On January 2, North Korean officials arrested Otto Frederick Warmbier, a 21-year-old University of Virginia student, at Pyongyang airport just before his flight back to China. Warmbier had entered the country five days prior for a New Year’s trip with a Chinese travel company, Young Pioneer Tours. Korean officials released a short statement saying, “Warmbier Otto Frederick, student of Virginia University in the United States, was caught committing a hostile act against North Korea after entering the country as a tourist. He aimed to destroy the country’s unity under the US government’s acquiescence and control.” They did not elaborate on the nature of the “hostile act.”
Gareth Johnson, a spokesman for Young Pioneer Tours, told Reuters the company is “in touch with Otto’s family, the U.S. State Department and the Embassy of Sweden in Pyongyang and doing all we can to secure his release.” (The Swedes handle American diplomatic efforts in the DPRK, since the U.S. has no embassy there.)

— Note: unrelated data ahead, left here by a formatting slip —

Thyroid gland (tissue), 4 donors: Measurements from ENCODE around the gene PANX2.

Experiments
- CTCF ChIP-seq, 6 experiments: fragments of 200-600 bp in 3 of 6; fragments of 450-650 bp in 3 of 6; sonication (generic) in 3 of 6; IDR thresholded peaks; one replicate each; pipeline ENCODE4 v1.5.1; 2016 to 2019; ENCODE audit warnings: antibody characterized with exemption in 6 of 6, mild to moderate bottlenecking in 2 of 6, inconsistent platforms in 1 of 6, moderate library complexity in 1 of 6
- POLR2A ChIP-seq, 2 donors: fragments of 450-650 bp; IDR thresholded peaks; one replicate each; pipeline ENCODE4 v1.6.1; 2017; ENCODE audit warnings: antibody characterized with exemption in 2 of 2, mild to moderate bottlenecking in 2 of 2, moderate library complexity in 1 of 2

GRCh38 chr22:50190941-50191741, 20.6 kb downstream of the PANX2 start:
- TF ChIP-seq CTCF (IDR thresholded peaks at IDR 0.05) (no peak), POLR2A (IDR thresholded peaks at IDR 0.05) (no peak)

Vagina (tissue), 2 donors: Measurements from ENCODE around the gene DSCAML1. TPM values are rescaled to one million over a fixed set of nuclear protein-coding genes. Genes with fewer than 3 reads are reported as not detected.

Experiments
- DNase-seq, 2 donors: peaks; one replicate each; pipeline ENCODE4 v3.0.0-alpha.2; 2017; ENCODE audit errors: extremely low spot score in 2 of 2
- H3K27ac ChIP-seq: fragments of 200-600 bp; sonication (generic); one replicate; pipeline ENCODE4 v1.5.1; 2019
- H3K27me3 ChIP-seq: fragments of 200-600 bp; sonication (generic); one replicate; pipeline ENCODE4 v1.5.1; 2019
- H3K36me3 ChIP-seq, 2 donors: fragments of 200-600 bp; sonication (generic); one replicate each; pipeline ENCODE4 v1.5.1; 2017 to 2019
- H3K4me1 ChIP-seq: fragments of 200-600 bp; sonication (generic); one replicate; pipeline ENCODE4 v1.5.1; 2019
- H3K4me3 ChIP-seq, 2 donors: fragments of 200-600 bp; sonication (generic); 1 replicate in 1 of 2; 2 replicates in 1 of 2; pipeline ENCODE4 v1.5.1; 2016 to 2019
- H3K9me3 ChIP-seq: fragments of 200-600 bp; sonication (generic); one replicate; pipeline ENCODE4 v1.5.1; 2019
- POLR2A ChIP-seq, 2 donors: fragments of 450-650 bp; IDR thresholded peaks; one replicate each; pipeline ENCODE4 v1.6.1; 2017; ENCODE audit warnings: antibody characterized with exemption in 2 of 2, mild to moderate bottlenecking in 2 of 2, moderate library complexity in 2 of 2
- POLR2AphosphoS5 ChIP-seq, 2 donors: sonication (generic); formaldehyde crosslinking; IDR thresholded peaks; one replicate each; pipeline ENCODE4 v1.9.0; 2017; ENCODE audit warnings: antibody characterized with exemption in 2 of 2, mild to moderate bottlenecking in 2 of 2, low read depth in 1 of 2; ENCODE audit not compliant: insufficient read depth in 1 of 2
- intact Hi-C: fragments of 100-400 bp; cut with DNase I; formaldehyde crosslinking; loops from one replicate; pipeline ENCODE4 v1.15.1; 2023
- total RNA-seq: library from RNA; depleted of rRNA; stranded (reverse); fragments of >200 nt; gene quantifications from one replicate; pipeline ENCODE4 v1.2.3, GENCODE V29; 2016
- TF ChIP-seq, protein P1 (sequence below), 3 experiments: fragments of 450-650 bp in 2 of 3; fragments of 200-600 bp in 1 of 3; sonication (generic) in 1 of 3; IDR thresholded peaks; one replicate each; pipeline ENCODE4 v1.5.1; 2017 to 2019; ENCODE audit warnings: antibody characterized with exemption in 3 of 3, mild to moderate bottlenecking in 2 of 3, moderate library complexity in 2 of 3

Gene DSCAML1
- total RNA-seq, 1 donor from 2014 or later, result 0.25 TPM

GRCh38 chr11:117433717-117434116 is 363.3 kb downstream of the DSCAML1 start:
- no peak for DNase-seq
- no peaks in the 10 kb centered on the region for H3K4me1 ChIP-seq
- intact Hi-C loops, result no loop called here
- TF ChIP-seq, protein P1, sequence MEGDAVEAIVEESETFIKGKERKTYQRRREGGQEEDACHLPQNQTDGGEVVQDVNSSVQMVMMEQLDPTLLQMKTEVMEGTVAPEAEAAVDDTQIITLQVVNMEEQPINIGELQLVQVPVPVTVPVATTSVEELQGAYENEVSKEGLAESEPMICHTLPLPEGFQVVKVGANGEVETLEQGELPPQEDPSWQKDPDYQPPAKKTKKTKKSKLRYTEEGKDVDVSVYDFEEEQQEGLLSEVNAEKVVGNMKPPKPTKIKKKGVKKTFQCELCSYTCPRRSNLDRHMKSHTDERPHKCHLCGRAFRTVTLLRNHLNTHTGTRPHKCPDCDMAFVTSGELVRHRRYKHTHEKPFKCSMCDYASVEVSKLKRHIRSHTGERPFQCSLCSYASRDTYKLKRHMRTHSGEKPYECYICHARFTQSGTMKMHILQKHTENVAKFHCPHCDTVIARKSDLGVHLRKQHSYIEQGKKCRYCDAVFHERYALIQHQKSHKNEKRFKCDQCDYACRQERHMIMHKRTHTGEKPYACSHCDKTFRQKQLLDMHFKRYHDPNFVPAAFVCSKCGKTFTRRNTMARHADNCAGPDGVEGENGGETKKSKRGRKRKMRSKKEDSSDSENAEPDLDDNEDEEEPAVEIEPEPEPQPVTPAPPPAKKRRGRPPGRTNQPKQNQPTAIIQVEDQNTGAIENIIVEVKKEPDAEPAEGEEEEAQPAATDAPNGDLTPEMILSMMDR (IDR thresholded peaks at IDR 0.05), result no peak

Warmbier is the third Western citizen to be held in North Korea under Kim Jong-un’s regime. In October North Korean officials released Joo Won-moon, an NYU student who was held for more than five months, and last week CNN interviewed a man who claims to be a U.S. citizen arrested by North Korea for spying. Although the Department of State strongly recommends against travel to North Korea, there is no outright ban, and Young Pioneer routinely brings in Americans from China.
Warmbier’s arrest comes after North Korea tested what might or might not be a hydrogen bomb. The U.S. and South Korea were understandably peeved, with the latter calling for “bone-numbing sanctions” against its northern neighbor. So far South Korea has contented itself with blasting K-pop over its northern border, and Warmbier’s arrest might be used as a bargaining chip to stave off further repercussions.